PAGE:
Background:The mental health and dyadic adjustment of smokers is a matter of serious concern which brings many demerits on mental health as well as physical heath.
Objectives:This study was performed to ascertain the relationship between mental health and dyadic adjustment of smokers and nonsmokers in Zahedan.
Patients and Methods:The sample size consisted of 100 smokers and 100 nonsmokers selected through accessible sampling method. The General Health Questionnaire-28 (GHQ-28) and Dyadic Adjustment Scale (DAS) were used to collect the data. Pearson correlation, stepwise regression, and independent “t-test” were applied to analyze the data.
Results:Results revealed that physical symptoms, anxiety, social dysfunction, and depression sub-scales, as well as total scores of mental health negatively correlated with dyadic adjustment. Stepwise regression showed the following results: in the total sample, physical symptoms accounted for 22.7% of the variance in dyadic adjustment; also in the total sample, physical symptoms and social dysfunction together explained 24.5% of the variance in dyadic adjustment; social dysfunction accounted for 30%, anxiety for 3.7%, depression for 7% and overall mental health for 3.5% of the variance in dyadic adjustment in the smokers’ sample. Results demonstrated that physical symptoms explained 15.9% of the variance in dyadic adjustment in the nonsmokers’ sample. Results further revealed that the mean scores of physical symptoms and anxiety sub-scales, and the total scores of the mental health of smokers were greater than those of nonsmokers. However, no significant differences appeared between the two groups on social dysfunction and depression. Finally, the research revealed that the mean scores of dyadic adjustment were greater for nonsmokers than for smokers.
Conclusions:The research revealed that nonsmokers showed better mental health and dyadic adjustment than smokers, thus suggesting that smoking endangers and can impair the tranquility of families and that smoking also threatens the dyadic adjustment of couples.
Smoking is the most common risk behavior engaged in by youth and young adults. Although smoking is a main contributing factor for cancer, coronary heart disease, lung disease, and other severe diseases, contemporary society cannot bring itself to deal directly with this issue. Indeed, the risk behavior of smoking is not prohibited by society even though evidence provided by extensive research demonstrates that not smoking is the most significant factor in mortality prevention (1, 2). Researchers have approached the issue of smoking in different ways (2). In the discipline of social psychology, investigators have concentrated on behavioral factors involved in smoking itself and in smoking cessation. Other researchers have focused their efforts on identifying the factors and behaviors that lead to smoking among youth and young adults (3). From the United States, cigarette smoking and other tobacco use has spread to other countries; besides that, tobacco consumption has increased over time. Studies show that in the 1920s, approximately 20% of men and 5% of women smoked, but in the 1980s, the rates had increased to 53% of men and 33% of women. At the same time, the daily amount, or mean, of smoking also increased: in 1935, daily consumption was 12 cigarettes; in 1959, daily consumption increased to 26 cigarettes; and in 1979, it increased to 33 cigarettes daily (2). Current estimates claim that, globally, one billion individuals smoke tobacco.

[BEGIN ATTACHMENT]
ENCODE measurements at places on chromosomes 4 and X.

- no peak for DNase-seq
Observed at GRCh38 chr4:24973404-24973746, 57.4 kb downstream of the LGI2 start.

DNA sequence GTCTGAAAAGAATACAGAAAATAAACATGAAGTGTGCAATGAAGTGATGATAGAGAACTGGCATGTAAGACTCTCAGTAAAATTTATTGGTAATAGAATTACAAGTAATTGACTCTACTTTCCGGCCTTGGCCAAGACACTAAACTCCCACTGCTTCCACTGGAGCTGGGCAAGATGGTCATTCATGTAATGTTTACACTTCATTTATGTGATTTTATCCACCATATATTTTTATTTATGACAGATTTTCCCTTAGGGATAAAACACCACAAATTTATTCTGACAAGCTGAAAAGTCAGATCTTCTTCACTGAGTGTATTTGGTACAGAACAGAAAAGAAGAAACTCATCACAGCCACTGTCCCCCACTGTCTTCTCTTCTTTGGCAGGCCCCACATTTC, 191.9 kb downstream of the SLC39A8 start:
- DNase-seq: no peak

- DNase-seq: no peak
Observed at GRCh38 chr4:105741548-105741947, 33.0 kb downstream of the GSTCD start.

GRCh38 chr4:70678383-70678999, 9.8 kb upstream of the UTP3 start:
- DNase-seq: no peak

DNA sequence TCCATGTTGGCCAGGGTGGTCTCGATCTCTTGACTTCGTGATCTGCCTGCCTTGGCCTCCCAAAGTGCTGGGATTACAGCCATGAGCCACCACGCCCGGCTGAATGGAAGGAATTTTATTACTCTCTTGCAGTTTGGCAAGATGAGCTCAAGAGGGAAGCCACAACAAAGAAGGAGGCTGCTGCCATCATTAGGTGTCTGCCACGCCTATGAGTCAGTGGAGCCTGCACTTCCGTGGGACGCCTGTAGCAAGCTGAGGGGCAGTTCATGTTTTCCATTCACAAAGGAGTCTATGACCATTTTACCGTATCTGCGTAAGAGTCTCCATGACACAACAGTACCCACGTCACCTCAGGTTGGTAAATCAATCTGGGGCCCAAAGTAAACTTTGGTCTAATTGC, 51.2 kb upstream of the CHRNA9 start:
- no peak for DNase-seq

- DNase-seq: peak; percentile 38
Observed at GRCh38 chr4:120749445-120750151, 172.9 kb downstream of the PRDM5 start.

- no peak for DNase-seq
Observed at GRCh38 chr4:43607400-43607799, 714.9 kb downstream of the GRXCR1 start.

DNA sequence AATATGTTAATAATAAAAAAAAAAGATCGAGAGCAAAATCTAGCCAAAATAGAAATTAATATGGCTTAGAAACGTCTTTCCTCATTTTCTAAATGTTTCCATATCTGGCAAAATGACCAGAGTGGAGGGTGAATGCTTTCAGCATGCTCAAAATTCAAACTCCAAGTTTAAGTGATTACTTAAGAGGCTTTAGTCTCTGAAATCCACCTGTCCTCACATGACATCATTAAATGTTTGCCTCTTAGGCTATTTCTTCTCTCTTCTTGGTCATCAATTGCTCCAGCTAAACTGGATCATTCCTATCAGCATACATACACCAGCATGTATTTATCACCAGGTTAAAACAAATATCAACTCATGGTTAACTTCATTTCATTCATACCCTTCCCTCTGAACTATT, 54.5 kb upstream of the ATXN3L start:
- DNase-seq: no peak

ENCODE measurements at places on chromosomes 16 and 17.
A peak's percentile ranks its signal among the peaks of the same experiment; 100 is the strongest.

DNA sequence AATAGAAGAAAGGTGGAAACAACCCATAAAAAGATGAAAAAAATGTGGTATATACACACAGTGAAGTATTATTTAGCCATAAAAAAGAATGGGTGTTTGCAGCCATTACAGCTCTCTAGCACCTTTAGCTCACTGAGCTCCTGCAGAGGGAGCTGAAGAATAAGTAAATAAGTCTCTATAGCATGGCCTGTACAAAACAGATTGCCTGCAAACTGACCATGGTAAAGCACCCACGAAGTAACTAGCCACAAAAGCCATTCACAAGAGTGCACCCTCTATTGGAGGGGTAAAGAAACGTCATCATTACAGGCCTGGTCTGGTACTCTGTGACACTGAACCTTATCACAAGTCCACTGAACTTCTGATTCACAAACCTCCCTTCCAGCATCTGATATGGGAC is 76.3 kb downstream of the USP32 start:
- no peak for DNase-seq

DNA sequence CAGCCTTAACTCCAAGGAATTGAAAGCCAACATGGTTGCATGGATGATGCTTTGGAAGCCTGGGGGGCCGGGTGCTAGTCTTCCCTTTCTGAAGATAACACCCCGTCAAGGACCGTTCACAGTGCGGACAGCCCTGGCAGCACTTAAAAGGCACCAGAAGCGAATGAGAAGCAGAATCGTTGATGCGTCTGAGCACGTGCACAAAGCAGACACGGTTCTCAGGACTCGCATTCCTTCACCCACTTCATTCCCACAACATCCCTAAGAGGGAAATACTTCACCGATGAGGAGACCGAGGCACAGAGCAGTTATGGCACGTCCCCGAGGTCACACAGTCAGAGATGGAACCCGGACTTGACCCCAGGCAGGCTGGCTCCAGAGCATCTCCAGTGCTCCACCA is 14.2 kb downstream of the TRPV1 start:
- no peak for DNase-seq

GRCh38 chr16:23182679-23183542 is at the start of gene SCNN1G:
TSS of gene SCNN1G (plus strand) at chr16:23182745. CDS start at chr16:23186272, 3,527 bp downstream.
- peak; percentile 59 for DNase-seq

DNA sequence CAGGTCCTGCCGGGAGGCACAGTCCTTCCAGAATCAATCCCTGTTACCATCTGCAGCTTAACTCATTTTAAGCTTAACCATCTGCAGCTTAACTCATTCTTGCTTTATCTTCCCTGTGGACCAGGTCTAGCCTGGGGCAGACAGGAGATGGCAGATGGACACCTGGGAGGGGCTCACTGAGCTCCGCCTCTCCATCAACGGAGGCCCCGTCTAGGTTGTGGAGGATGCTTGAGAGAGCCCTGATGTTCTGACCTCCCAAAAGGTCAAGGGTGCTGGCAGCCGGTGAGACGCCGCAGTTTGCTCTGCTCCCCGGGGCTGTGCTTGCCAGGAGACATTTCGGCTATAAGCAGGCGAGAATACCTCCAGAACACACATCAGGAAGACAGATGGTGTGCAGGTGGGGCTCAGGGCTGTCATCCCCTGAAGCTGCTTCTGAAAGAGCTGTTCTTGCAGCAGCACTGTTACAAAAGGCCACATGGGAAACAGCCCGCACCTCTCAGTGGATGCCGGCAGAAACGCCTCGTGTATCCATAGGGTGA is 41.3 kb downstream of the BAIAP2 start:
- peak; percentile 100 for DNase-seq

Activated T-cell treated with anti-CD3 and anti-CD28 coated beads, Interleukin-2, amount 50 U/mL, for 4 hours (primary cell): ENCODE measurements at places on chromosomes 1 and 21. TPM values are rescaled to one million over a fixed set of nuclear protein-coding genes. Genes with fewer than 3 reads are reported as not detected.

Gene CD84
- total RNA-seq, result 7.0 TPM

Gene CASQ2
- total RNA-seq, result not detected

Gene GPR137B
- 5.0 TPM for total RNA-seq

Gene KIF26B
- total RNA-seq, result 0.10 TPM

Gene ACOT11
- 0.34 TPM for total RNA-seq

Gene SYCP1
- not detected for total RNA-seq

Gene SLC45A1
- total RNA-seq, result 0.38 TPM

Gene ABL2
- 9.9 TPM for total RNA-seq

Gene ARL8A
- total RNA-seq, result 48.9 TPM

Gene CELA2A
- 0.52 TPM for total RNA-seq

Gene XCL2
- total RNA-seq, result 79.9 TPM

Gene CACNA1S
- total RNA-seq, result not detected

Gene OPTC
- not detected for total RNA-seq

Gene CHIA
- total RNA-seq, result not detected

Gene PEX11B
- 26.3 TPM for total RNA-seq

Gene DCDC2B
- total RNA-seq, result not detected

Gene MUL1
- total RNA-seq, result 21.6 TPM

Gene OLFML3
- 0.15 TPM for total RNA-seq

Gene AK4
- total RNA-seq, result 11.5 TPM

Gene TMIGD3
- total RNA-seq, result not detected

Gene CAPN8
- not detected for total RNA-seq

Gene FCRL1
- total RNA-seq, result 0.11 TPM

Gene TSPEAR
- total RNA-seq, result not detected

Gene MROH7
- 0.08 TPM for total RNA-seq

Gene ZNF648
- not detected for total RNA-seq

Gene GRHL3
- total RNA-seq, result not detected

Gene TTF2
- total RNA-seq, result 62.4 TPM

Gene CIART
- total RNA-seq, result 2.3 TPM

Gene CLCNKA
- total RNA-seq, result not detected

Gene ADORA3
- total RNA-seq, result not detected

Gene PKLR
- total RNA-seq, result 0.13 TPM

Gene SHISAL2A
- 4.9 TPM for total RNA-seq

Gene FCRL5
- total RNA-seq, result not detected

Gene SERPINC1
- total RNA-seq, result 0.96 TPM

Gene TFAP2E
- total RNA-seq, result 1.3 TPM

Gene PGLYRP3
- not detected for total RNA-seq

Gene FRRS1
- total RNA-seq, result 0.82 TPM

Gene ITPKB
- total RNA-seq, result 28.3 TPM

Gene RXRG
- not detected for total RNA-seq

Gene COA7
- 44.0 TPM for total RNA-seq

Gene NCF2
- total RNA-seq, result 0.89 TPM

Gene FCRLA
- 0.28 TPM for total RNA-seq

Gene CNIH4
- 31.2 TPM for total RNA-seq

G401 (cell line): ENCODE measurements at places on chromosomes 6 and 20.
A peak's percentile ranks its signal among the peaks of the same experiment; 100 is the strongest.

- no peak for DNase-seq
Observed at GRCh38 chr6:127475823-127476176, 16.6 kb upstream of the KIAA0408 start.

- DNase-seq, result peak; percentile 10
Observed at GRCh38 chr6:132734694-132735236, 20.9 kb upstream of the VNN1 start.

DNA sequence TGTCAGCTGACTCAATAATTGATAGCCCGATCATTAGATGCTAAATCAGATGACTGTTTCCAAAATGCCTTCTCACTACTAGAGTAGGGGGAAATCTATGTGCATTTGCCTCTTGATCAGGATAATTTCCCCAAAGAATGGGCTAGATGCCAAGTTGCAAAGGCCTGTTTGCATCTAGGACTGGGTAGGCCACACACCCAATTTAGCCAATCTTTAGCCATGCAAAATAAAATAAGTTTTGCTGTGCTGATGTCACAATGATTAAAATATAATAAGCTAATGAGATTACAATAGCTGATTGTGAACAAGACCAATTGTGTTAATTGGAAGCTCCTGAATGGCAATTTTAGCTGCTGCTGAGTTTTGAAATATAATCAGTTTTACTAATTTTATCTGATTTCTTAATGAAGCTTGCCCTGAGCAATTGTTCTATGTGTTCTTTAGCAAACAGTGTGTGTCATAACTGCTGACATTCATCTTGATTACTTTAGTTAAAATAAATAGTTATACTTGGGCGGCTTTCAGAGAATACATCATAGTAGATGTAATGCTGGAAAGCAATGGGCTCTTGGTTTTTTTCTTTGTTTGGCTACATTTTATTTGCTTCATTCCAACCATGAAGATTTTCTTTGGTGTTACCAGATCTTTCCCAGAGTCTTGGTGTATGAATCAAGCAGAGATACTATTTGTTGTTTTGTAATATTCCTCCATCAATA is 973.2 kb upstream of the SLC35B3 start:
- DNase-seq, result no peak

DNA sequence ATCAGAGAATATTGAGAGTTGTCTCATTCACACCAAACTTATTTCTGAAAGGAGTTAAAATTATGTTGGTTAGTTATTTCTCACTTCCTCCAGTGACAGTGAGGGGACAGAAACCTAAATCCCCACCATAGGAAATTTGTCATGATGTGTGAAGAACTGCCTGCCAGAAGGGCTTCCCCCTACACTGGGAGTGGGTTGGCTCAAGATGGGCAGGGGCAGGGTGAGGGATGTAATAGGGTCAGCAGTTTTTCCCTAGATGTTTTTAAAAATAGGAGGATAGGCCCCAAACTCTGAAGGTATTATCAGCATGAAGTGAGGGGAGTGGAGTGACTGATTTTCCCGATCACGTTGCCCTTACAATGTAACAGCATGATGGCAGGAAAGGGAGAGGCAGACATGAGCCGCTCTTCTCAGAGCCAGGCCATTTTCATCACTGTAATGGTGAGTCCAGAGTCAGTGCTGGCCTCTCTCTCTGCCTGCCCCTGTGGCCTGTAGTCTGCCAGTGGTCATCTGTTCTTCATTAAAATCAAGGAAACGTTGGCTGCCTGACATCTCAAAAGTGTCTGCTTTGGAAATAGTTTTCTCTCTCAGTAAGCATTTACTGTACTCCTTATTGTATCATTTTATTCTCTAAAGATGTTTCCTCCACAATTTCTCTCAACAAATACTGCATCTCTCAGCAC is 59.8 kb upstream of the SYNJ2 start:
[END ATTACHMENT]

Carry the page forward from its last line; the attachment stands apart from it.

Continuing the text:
In the issue of tobacco use, however, the basic question is, “What are the factors that actually cause people to begin smoking and to continue smoking cigarettes? ”Existing reports assert that psychological factors are important aspects in the perception and understanding of smoking behaviors. According to Maher (2), the American Medical Council reports that smoking inception depends on peer and family behavior and that smoking cessation is related to social and psychological factors. More specifically, the Council’s report divides smoking behaviors and the hidden motives of smokers into four stages, as follows: 1) preparation, 2) inception, 3) being a smoker, and 4) maintaining as a smoker.
1) Preparation: Before a cigarette ever touches a potential smoker’s lips, that individual has already developed perceptions, attitudes, and personal beliefs about cigarettes and smoking through observation of smokers (especially parents) and mass media. The potential smoker creates a personal image of the qualities related to smoking cigarettes and what smoking indicates socially. Furthermore, three forms of attitudes may lead youths to begin smoking: 1) equilibrium imagination, 2) support from peers, and 3) desire to decrease tension and do tasks well.
2) Inception: In this most important stage, the inception of smoking happens in conformity with peer groups. Having smokers in the family, especially the father, accelerates this process (2).
3) Being a smoker: Studies indicate that it takes two years to become a Full-fledged smoker. Young smokers with impulsive behavior believe that smoking will not harm them and consequently increase their amount of smoking.
4) Maintaining as a smoker: In this last stage, biological mechanisms and psychological factors hold constant the behavioral patterns of smoking. The psychological effective factors of smoking are habituation, addiction, reduction of anxiety and stress, leisure, socialization, social reward, arousal, and motivation. The biological factors of smoking are nicotine’s reinforcement effect and the conditioned need to keep a standard level of nicotine in the blood (2).